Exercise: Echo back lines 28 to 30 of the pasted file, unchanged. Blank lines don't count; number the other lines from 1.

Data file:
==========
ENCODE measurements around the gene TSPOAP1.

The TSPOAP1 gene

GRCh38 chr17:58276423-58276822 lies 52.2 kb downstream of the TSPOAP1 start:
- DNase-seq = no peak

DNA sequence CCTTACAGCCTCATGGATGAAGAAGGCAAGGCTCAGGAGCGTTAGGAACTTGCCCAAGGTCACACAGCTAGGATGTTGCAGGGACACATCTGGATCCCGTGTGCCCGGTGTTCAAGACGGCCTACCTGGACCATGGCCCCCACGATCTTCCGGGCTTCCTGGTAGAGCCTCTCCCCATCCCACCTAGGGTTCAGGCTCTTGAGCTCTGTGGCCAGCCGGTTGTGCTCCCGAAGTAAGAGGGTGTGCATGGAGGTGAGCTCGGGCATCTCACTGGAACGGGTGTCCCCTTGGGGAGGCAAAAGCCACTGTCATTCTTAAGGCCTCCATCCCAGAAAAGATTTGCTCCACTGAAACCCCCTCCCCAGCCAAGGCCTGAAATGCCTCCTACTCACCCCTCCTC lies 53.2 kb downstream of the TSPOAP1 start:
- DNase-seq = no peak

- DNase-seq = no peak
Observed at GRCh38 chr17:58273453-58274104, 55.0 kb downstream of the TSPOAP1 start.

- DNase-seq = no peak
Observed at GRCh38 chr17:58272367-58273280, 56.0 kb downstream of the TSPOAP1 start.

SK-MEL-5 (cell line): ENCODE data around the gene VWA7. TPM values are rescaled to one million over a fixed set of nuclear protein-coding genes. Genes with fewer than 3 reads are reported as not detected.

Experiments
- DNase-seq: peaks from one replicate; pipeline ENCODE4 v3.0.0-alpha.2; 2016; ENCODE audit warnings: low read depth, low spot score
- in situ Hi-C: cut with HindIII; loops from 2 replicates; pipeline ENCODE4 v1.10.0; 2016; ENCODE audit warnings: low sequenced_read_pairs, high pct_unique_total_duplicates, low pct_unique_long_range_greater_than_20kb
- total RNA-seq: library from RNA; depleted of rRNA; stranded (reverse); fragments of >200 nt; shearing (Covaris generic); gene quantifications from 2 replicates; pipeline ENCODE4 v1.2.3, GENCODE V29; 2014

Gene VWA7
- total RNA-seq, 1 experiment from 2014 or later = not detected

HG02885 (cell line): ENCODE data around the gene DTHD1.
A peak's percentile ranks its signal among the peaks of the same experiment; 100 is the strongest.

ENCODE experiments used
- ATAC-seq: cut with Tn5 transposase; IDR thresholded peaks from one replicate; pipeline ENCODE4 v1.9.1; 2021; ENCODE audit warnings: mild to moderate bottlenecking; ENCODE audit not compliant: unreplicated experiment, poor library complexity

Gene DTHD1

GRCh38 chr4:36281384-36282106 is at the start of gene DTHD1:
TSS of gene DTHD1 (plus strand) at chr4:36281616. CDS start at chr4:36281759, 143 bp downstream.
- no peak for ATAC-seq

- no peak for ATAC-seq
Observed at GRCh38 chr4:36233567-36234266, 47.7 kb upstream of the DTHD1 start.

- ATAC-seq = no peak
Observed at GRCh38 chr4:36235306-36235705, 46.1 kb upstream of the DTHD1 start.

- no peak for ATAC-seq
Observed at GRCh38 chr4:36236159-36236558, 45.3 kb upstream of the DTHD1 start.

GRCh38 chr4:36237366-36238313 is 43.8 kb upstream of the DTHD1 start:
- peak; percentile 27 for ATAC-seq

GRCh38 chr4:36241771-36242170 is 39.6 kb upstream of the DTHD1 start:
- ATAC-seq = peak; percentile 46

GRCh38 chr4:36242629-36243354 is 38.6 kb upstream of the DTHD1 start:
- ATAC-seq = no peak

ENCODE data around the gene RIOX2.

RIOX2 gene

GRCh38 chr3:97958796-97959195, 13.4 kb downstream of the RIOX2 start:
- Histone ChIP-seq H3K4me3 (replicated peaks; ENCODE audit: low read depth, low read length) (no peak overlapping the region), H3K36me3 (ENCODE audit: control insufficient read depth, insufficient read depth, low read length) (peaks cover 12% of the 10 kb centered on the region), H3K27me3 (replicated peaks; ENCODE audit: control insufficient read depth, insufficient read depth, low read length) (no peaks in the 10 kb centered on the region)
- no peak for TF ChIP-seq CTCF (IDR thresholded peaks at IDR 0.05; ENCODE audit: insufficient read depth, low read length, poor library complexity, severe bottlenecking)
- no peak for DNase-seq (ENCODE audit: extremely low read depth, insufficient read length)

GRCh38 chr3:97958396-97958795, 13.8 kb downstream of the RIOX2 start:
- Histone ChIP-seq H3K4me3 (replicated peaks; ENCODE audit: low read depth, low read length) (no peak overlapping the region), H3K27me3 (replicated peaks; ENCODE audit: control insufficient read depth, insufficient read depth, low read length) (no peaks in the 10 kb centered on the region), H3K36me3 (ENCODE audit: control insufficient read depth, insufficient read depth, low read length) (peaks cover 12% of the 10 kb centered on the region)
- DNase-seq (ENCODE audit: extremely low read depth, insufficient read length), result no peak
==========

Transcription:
- ATAC-seq = no peak
Observed at GRCh38 chr4:36235306-36235705, 46.1 kb upstream of the DTHD1 start.

- no peak for ATAC-seq